*An important note about the category Preposition
The Cambridge Grammar of the English Language (2002) published some major changes to the category of Preposition. While at first look the recategorization of several adverbs and conjunctions as prespositions may upset what we thought we knew about prepositions, on closer look the recategorization makes a lot of sense. Linguistic research has yielded a more logical and concise description of English than traditional Latin-based analyses of the past.
See Connector Overview for full source citations.
Time (in, on, at)
Place (in, on, at)
Indirect object (to me)
Indirect object (for me)
Quiz 1: beginning – intermediate
Quiz 2: intermediate – advanced
Beginning–Advanced ESL, Native Speakers
Under the canyon floor is a stream of water.
Jack is in the middle. (location)
Jack climbed down. (location)
Jack explores with enthusiasm. (manner)
Jack gets up early in order to go climbing. (purpose)
In the morning is the best time to water plants.
Watering plants was a chore until recently. (Adv)
We water our plants before leaving. (Ger)
We will water them before we leave the house. (clause)
For now, they are fine.
Inside is a kitchen, bathroom and bed.
The table unfolds in the middle.
The bed is in the back of the trailer.
Bedding storage is overhead.
The mini-trailer can easily move from place to place.
Michael Phelps made sports history by winning eight gold medals ___ the 2008 Olympics ___ Beijing, China.
She is at school. (location)
She is in school. (enrolled in)
Her father is working in the school.(within the space)
He's in hot water.
We have been coming to this beach for fifteen years.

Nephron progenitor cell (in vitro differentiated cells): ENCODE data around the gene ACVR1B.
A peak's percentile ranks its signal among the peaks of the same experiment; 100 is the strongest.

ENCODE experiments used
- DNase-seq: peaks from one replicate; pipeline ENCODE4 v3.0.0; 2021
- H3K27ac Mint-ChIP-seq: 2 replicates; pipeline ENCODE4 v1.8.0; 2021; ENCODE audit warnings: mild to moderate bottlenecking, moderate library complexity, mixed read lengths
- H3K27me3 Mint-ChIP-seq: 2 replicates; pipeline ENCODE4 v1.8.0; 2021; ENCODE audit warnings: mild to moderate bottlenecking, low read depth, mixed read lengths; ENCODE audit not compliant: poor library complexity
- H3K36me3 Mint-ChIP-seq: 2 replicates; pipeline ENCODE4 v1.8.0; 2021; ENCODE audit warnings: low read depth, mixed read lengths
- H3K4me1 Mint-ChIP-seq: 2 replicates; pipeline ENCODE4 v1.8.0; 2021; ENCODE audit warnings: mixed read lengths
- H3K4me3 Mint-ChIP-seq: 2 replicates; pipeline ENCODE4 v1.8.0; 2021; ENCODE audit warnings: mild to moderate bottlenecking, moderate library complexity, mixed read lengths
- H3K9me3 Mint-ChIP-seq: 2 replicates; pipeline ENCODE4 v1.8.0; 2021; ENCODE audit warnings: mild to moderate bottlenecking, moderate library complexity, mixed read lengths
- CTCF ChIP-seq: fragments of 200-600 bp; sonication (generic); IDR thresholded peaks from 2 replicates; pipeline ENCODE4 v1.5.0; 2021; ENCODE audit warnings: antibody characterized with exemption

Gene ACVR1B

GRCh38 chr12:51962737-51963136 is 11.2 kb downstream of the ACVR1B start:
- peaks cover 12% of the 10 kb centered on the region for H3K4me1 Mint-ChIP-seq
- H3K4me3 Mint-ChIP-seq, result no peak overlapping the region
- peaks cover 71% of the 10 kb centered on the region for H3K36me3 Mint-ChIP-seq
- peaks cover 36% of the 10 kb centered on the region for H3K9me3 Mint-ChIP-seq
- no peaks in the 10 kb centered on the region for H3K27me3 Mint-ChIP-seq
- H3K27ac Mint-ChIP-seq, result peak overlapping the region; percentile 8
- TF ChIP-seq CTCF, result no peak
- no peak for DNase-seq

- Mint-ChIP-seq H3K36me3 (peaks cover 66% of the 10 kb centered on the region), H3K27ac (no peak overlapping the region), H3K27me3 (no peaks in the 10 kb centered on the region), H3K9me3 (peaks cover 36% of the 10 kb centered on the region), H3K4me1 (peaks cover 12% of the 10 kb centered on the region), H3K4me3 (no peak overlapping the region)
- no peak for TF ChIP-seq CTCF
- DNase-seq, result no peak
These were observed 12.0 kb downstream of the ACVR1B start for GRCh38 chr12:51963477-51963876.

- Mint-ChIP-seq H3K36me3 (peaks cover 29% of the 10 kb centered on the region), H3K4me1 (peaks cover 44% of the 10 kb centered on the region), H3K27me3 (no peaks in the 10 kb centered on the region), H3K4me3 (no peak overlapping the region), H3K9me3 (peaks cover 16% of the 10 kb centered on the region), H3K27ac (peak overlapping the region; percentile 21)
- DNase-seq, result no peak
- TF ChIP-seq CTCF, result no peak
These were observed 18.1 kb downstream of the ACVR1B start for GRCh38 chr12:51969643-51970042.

We have been coming to this beach since July, 1995.
We are on vacation during July.
We went to the beach several times in our stay.
They are on vacation in July.
*They stayed there during July, not during May.
You can open it by using a knife.
You can cut the string with a knife.
What's it for? for tying boxes.
Why do you use it? to tie boxes.
How do you close boxes? with string / by using string.
Jason is anxious about his future.
He would like to be independent of his parents.
He is good at many things.
He is optimistic about his future.
The house next door belongs to my cousin.
Our next-door neighbor is on vacation.
The man on the street was shouting
The on the street man was shouting.
He put out the cat.
He put out the fire.
The company put out a fine product.
I don't want to put you out.
The children were interested in hearing his story.
The press was excited about the President's speech.
The President is pleased with the response.
The President is pleased with how the people responded.
He talks about leaving.
He accused us of complaining.
He keeps on making trouble.
He worries about making deadlines.
She dreamed of becoming a ballet dancer.
She dreamed about becoming a ballet dancer.
I put off going to college.
Instead, I took care of raising my two children.
Most people aren't accustomed to working hard.
If you try, you can succeed in doing anything you want.
Celebrities are concerned ____ the activities of the Paparazzi.
Intermediate–Advanced ESL, Native Speaker
Who did you give your number to?
To whom did you give your number? very formal
Can you tell me — what kind of person you are interested in?
Can you tell me — in what kind of person you are interested?
The word — that you looked up — is not in my dictionary.
The word — up which you looked — is not in my dictionary.
Intermediate–Advanced ESL, Native Speakers
Calcium is in green leafy vegetables, for example, broccoli, kales, arugula, and spinach.
There is calcium in vegetables such as broccoli, kales, arugula, and spinach.
Cruciferous vegetables (i.e., Brassicaceae) have flowers shaped like a cross.
He went inside.
He went inside the house.
He went there.
Look up the word in the dictionary.
The airplane took off.
He took his coat off.
He took off his coat.
My friend is bringing me a letter.
My friend is bringing a letter to me.
My friend is bringing me it.
For because, though, despite, in spite of, after, before, when, while, if, unless and so, see Adjunct Prepositional Phrase (also called Adverbial Prepositions, Connective Prepositions, Subordinating Conjunctions, or Adverbiasl. )